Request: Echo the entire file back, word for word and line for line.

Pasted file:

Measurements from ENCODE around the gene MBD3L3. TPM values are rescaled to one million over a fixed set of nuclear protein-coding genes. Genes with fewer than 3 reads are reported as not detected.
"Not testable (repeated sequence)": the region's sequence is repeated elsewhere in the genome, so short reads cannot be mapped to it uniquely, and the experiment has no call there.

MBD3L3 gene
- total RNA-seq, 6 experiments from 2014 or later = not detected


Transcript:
Measurements from ENCODE around the gene MBD3L3. TPM values are rescaled to one million over a fixed set of nuclear protein-coding genes. Genes with fewer than 3 reads are reported as not detected.
"Not testable (repeated sequence)": the region's sequence is repeated elsewhere in the genome, so short reads cannot be mapped to it uniquely, and the experiment has no call there.

MBD3L3 gene
- total RNA-seq, 6 experiments from 2014 or later = not detected